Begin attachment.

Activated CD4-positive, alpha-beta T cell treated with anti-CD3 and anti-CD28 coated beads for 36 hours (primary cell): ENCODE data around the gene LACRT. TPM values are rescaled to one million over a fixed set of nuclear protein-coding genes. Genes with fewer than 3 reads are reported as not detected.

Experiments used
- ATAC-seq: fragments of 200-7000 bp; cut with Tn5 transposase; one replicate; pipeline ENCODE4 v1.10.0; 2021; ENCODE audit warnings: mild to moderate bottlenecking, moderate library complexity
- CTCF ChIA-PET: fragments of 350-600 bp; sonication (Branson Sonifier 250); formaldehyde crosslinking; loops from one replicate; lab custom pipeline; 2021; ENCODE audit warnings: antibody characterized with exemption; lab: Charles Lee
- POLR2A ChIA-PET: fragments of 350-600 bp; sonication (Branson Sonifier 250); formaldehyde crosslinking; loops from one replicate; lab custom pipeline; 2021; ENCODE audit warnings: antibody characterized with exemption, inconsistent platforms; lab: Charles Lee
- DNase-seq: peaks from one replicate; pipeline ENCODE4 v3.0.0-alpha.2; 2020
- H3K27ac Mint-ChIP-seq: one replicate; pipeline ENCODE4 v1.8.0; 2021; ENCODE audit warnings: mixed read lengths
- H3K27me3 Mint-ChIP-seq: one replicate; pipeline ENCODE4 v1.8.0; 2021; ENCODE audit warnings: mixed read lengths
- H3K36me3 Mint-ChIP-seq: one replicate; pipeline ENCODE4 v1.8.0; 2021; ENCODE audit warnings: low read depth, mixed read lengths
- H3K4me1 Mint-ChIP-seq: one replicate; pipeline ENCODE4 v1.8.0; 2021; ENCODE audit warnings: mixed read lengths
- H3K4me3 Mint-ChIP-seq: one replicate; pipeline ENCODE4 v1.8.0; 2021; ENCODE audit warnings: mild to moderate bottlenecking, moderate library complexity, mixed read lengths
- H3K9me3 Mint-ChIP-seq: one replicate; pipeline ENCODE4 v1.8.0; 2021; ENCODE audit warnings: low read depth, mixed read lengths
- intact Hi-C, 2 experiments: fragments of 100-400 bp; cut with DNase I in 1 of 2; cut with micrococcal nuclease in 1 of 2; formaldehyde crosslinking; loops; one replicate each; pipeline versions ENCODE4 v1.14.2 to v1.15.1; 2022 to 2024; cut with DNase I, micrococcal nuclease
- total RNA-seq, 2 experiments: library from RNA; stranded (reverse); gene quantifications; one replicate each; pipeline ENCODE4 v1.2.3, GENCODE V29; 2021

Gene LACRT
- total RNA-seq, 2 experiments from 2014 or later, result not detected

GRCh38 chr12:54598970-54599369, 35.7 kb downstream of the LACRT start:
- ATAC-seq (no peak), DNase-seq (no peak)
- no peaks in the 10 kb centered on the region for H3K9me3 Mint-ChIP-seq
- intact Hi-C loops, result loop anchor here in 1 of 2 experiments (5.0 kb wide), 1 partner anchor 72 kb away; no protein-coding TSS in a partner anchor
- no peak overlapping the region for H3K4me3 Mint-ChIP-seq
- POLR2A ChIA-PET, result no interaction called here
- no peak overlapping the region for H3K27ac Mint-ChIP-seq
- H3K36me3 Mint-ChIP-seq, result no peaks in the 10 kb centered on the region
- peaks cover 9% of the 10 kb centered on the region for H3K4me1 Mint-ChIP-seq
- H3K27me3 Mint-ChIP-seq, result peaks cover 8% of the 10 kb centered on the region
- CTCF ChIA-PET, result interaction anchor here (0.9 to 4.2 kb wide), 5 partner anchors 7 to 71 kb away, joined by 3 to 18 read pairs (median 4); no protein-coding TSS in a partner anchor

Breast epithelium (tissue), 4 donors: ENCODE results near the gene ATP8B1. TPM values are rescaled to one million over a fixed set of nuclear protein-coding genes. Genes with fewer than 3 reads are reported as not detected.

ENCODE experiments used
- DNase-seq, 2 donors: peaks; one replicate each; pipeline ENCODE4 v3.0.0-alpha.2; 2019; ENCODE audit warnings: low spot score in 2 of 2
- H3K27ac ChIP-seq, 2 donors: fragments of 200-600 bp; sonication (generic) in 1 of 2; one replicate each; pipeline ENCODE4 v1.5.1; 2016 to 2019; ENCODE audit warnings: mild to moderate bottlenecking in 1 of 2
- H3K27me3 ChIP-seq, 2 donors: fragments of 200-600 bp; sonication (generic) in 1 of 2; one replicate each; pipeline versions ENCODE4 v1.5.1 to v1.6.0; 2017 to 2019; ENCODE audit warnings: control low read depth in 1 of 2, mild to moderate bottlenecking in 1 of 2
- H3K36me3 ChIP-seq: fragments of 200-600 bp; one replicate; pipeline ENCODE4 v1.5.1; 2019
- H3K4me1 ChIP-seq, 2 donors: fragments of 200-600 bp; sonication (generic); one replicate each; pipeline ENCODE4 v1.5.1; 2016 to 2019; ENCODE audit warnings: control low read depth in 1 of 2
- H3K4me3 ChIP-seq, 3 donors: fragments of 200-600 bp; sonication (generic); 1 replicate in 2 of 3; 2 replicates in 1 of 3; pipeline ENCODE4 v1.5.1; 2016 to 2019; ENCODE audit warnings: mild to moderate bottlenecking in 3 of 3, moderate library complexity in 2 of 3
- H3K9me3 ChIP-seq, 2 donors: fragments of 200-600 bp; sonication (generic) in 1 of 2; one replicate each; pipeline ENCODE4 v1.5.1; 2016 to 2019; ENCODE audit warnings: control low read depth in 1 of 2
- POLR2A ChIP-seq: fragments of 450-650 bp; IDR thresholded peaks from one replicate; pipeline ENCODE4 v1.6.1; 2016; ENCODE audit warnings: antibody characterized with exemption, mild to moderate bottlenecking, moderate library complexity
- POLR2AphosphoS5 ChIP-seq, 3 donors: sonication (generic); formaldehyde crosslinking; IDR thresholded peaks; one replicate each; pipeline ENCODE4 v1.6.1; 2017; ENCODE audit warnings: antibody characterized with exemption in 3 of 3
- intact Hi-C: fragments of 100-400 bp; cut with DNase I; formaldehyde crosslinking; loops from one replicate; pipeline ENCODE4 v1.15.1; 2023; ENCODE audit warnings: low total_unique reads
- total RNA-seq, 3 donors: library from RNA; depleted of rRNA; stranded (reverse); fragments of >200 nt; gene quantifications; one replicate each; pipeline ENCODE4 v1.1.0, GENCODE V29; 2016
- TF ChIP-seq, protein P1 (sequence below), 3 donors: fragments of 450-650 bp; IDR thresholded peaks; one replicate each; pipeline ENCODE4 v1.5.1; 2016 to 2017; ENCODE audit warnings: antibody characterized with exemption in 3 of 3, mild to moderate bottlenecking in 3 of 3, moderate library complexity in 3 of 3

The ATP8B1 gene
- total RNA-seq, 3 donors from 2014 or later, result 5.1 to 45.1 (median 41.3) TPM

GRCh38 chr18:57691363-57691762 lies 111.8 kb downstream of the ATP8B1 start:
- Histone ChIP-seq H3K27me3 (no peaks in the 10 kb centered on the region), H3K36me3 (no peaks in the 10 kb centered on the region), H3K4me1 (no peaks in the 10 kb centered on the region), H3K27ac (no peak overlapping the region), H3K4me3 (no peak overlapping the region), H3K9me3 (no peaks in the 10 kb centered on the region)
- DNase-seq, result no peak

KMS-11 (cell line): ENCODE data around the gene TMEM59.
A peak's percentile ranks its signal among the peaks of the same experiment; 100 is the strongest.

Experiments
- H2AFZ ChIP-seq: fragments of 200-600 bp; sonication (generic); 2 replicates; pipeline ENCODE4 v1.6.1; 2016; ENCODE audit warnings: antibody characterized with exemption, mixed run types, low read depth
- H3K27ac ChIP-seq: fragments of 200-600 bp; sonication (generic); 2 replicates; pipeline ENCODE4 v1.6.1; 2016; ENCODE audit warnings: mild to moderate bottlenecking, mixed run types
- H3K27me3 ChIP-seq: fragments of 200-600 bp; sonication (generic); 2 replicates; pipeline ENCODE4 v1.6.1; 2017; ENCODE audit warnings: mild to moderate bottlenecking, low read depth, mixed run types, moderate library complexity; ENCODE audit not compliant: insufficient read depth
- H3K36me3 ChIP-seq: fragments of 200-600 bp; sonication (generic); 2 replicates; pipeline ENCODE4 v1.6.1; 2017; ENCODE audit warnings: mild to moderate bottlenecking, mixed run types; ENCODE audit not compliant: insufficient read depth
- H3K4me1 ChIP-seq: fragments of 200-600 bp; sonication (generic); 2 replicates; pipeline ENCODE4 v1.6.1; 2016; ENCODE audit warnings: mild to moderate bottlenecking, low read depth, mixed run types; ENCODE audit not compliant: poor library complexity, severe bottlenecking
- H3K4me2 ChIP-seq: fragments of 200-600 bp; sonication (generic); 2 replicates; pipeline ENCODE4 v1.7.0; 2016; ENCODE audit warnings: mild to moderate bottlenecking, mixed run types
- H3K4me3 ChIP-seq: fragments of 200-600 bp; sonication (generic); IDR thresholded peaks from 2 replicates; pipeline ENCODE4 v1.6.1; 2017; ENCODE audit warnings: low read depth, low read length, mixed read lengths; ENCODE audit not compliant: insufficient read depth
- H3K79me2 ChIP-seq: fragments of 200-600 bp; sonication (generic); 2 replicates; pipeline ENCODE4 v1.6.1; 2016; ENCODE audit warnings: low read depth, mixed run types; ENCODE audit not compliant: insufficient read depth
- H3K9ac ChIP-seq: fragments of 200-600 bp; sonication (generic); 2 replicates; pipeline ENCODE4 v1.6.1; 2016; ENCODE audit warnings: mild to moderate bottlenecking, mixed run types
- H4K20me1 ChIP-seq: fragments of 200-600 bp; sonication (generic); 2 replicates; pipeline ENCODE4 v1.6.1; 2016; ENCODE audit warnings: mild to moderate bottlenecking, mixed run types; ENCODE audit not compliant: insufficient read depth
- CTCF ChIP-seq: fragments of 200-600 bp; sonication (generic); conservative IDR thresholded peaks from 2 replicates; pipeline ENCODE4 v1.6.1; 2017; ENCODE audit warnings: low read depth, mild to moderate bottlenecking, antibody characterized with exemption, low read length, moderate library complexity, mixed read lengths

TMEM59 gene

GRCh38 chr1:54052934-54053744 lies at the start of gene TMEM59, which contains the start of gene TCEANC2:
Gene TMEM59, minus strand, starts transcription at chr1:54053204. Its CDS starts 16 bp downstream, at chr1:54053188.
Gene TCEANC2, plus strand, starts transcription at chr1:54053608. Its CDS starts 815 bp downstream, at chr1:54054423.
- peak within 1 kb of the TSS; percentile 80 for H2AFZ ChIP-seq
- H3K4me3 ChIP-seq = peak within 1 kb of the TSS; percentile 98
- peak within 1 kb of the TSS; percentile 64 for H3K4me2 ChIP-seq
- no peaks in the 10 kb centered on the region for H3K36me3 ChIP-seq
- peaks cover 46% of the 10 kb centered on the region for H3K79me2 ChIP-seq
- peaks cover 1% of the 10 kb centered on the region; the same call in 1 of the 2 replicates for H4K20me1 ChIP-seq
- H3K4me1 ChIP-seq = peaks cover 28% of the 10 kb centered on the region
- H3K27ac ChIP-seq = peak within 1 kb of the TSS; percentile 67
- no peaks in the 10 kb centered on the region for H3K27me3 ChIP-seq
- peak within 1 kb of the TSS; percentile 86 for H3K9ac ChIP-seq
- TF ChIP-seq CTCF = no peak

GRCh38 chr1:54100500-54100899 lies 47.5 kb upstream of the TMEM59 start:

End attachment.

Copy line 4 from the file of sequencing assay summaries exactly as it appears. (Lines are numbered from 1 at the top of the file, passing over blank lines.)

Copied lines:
- CTCF ChIA-PET: fragments of 350-600 bp; sonication (Branson Sonifier 250); formaldehyde crosslinking; loops from one replicate; lab custom pipeline; 2021; ENCODE audit warnings: antibody characterized with exemption; lab: Charles Lee